When British Columbia’s Pension Benefits Standards Act comes into force on September 30, 2015, employers that sponsor plans in British Columbia will have more plan design options available to them. Following New Brunswick and Alberta, both of which currently have comprehensive target benefit regimes in place, British Columbia’s pension laws will soon include provisions for target benefits plans (TBPs).

British Columbia is introducing sweeping pension changes with its new pension statute, many of which mirror changes to Alberta’s amended Employment Pension Plans Act and regulations that came into effect on September 1, 2014. The amendments, which are part of an effort by British Columbia and Alberta to harmonize their respective pensions laws, include the introduction of target benefit regimes.

Target benefits are a plan design option that include attributes of both defined benefit (DB) and defined contribution (DC) plans. TBPs have cost certainty for the plan sponsor, similar to DC plans. While similar to DB plans in many respects, including the pooling of longevity and investment risks, TBPs offer employers more flexibility to adjust benefits in response to a plan’s funded position. (For more on target benefit plans, see our prior blog posts on the ABC’s of TBPs.)

From the plan member perspective, a TBP may be preferable to a DC plan. Under a traditional DC plan, members generally bear the risks (including, for example, investment and longevity risks) and are often required to make complex investment decisions. A TBP will provide for a pension formula, similar to a DB plan. However, unlike a DB plan, accrued benefits under a TBP may be reduced if the plan’s funding level falls below a certain level. In this case, a plan amendment must be filed. Generally, the plan design will build in the remedial steps that have to be taken where a TBP fails the required funding test and the priority order in which such steps are implemented.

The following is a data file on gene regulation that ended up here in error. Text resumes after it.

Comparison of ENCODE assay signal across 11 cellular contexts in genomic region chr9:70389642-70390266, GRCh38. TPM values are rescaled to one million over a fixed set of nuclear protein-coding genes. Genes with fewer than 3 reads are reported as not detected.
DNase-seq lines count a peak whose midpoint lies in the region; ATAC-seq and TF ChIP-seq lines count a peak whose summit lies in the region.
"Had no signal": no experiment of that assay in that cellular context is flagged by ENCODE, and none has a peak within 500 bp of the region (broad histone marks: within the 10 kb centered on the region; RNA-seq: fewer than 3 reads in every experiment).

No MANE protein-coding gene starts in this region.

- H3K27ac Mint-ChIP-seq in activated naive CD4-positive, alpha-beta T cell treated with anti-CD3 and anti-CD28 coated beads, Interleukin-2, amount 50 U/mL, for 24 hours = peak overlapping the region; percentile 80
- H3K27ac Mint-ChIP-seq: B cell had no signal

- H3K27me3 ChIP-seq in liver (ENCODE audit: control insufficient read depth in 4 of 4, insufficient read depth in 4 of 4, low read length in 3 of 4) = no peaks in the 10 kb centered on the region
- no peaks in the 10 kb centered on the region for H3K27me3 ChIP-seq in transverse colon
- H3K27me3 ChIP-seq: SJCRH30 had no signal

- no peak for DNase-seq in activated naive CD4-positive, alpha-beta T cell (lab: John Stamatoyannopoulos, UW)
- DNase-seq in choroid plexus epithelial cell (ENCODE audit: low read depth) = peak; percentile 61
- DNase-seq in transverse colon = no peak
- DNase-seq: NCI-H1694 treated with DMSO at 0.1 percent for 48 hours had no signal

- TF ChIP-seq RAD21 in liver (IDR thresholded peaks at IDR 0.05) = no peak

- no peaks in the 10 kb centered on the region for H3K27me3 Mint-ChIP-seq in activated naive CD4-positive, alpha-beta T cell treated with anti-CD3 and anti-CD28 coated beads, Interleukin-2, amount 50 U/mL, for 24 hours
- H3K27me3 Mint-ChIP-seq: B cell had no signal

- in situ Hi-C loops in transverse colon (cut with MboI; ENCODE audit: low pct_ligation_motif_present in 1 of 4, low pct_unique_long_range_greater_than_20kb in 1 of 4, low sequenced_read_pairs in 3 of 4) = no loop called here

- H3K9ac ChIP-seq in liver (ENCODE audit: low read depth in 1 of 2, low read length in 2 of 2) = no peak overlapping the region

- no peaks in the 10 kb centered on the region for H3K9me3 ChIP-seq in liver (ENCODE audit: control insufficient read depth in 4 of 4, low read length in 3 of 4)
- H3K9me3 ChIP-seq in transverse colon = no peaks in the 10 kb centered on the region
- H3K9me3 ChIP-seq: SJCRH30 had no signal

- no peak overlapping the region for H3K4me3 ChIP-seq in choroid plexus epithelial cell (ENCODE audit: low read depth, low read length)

Similar to the Alberta rules, B.C.’s target benefit regime includes a provision for adverse deviation (PfAD) for funding and risk management purposes. The PfAD under the Alberta and B.C. rules is determined by two components: (i) a certain percentage based on the percentage of the fund that is invested in equities and (ii) the amount, if any, by which the assumed discount rate exceeds the benchmark discount rate. The regulations for both jurisdictions also require that stress testing be performed, in respect of elements that the actuary believes may pose a material risk to the TBP’s ability to meet the funding requirements. Such testing must be done in a manner satisfactory to the applicable regulator.

A distinguishing feature of the British Columbia legislation is the ability to convert certain accrued benefits to target benefit. Though B.C.’s new pension laws are similar to those recently adopted by Alberta in most respects, this is a crucial difference. In Alberta, a proposed amendment which would have permitted the conversion of accrued benefits was defeated. (See our prior blog post on Alberta’s Bill 10.) However, an Alberta DB plan may still move to a TBP for future service.

In contrast, British Columbia will soon allow conversion of accrued benefits for certain plans if there is union consent. B.C. passed Bill 10, Pension Benefits Standards Amendment Act, 2014, on May 9, 2014, which includes provisions for such conversion. As such, B.C.’s new Pension Benefits Standards Act will allow multi-employer, negotiated cost plans to convert DB provisions to target benefit provisions in a manner that reduces accrued benefits – if a trade union representing plan members agrees to the reduction.

Now that British Columbia has taken the laudable step of expanding plan design options in the province to include TBPs, we hope that other jurisdictions will follow. As pensions are voluntary, employers should be provided with choices – including TBPs – in providing pensions to their employees. B.C.’s new legislation is a step towards permitting alternative plan designs and encouraging the continuation of private sector pensions.